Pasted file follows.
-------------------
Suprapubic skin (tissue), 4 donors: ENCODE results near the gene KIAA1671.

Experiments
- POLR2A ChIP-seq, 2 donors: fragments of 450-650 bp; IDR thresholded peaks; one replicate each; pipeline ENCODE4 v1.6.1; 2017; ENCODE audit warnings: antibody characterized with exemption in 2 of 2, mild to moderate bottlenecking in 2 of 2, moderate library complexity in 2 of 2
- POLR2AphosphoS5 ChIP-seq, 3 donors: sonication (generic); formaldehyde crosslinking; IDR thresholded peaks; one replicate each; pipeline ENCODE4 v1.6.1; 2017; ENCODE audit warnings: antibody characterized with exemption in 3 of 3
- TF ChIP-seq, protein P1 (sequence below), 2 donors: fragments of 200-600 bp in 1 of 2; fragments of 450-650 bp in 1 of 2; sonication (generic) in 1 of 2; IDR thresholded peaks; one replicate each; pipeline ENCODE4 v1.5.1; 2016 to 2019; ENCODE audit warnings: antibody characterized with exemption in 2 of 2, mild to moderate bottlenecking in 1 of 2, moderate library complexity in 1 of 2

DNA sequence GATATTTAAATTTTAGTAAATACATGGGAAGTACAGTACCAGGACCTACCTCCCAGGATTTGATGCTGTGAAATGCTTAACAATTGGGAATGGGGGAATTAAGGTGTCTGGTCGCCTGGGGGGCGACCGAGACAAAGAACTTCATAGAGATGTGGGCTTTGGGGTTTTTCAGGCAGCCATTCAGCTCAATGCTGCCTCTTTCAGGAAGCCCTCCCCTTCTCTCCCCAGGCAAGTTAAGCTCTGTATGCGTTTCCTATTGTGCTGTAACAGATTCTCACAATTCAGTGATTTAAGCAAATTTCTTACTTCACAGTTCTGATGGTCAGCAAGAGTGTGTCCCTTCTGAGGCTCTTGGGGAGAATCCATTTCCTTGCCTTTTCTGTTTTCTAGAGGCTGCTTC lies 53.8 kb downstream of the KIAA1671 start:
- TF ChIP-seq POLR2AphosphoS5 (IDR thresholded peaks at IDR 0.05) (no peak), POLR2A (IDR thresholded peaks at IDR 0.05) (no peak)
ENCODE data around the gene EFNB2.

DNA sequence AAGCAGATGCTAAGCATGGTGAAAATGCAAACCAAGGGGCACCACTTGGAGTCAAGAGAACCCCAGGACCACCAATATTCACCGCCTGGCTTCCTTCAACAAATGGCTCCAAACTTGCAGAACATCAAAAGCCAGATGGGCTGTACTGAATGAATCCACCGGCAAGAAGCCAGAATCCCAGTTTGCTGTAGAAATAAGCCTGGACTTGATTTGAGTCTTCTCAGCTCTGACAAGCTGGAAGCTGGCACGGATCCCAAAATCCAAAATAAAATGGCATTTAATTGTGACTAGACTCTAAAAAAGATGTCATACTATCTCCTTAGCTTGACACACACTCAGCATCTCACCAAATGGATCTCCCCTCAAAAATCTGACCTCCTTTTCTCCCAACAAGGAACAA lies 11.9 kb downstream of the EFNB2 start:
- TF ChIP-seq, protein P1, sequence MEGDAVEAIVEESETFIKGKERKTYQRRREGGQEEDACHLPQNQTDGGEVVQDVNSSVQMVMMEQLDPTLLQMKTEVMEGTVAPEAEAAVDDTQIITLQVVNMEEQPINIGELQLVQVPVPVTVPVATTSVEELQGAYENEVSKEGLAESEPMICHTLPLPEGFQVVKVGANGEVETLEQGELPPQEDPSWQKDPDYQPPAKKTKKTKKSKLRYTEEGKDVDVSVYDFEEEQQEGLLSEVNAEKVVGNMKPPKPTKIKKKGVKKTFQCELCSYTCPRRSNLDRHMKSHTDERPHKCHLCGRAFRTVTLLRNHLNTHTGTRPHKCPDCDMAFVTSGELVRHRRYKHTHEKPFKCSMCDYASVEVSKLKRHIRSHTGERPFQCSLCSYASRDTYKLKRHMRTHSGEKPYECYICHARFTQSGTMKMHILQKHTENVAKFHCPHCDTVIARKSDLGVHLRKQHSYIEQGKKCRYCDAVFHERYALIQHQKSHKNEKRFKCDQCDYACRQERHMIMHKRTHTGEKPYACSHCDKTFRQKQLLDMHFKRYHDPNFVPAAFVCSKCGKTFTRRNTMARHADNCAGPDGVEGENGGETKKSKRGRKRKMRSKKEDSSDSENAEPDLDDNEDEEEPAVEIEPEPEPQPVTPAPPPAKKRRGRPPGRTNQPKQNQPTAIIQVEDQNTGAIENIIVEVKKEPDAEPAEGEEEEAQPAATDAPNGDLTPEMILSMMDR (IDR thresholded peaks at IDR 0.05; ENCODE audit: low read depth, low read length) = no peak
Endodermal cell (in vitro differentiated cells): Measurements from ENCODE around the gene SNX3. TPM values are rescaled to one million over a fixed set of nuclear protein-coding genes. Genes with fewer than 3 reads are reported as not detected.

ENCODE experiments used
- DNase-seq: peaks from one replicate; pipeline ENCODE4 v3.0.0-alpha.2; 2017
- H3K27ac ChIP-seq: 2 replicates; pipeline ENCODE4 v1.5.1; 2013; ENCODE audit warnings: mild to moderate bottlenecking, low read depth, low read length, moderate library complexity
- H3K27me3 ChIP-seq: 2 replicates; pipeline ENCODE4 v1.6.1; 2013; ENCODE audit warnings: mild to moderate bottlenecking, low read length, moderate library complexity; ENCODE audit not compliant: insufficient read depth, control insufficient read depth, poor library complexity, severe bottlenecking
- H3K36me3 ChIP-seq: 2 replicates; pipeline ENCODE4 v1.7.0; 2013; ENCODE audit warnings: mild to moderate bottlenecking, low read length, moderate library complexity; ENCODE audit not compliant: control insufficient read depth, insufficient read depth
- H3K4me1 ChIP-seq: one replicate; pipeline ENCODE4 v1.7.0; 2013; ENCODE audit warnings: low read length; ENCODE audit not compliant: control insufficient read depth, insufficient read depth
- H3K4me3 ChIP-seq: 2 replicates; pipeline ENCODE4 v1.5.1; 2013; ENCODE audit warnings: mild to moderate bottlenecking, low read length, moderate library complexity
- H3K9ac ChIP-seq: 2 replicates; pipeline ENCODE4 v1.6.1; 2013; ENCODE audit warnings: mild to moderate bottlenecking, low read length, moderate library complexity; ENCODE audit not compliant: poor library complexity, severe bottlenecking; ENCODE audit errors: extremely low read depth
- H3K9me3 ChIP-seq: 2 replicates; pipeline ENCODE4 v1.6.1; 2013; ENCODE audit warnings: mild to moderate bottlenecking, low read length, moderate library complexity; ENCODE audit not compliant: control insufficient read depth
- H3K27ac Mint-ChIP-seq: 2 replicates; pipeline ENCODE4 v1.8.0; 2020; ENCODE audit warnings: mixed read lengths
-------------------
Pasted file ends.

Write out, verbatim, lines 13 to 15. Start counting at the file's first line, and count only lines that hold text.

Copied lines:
- DNase-seq: peaks from one replicate; pipeline ENCODE4 v3.0.0-alpha.2; 2017
- H3K27ac ChIP-seq: 2 replicates; pipeline ENCODE4 v1.5.1; 2013; ENCODE audit warnings: mild to moderate bottlenecking, low read depth, low read length, moderate library complexity
- H3K27me3 ChIP-seq: 2 replicates; pipeline ENCODE4 v1.6.1; 2013; ENCODE audit warnings: mild to moderate bottlenecking, low read length, moderate library complexity; ENCODE audit not compliant: insufficient read depth, control insufficient read depth, poor library complexity, severe bottlenecking